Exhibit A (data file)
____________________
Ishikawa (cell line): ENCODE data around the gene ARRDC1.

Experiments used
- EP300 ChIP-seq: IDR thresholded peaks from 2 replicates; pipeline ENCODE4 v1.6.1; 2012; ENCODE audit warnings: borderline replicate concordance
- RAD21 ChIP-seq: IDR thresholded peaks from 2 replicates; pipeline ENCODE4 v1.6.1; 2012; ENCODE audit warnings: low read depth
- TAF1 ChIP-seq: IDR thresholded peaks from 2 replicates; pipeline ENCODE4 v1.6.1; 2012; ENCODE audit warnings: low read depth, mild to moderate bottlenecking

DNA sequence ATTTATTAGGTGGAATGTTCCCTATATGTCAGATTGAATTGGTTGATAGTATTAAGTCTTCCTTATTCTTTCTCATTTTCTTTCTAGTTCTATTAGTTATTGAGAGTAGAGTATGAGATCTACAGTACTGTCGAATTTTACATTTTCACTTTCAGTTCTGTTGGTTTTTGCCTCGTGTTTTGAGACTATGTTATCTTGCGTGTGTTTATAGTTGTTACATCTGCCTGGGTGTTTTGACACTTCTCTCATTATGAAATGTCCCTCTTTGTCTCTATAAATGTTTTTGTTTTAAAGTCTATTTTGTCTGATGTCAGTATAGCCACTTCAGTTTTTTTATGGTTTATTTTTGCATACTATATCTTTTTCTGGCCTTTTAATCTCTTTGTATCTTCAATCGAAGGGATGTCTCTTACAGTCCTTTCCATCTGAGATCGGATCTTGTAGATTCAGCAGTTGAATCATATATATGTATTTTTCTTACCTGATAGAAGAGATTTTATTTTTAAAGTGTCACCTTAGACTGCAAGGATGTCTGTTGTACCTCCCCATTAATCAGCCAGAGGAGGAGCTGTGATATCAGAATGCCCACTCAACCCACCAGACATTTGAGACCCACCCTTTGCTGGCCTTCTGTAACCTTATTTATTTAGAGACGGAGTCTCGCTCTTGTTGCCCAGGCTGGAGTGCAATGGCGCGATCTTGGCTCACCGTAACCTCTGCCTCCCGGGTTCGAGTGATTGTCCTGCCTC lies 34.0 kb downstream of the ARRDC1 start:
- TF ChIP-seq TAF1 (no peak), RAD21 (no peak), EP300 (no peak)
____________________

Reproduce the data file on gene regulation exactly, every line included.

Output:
Ishikawa (cell line): ENCODE data around the gene ARRDC1.

Experiments used
- EP300 ChIP-seq: IDR thresholded peaks from 2 replicates; pipeline ENCODE4 v1.6.1; 2012; ENCODE audit warnings: borderline replicate concordance
- RAD21 ChIP-seq: IDR thresholded peaks from 2 replicates; pipeline ENCODE4 v1.6.1; 2012; ENCODE audit warnings: low read depth
- TAF1 ChIP-seq: IDR thresholded peaks from 2 replicates; pipeline ENCODE4 v1.6.1; 2012; ENCODE audit warnings: low read depth, mild to moderate bottlenecking

DNA sequence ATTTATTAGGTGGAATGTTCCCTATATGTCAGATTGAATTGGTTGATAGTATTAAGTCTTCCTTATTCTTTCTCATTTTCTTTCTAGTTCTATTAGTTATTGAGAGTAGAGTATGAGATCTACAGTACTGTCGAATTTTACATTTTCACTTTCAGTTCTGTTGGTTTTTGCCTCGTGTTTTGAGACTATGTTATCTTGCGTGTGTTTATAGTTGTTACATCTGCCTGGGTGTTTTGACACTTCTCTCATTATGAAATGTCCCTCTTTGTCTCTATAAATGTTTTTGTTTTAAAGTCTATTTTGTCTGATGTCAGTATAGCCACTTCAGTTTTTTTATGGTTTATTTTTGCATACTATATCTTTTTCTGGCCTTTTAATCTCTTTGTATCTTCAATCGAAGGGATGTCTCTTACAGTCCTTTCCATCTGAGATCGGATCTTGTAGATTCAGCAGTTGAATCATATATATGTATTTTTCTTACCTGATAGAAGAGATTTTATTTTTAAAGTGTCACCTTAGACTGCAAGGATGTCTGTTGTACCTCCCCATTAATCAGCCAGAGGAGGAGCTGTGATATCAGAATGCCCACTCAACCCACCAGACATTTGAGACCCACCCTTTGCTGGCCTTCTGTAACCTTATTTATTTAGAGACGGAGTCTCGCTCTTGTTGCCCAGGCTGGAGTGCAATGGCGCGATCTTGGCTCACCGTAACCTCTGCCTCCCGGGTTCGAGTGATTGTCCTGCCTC lies 34.0 kb downstream of the ARRDC1 start:
- TF ChIP-seq TAF1 (no peak), RAD21 (no peak), EP300 (no peak)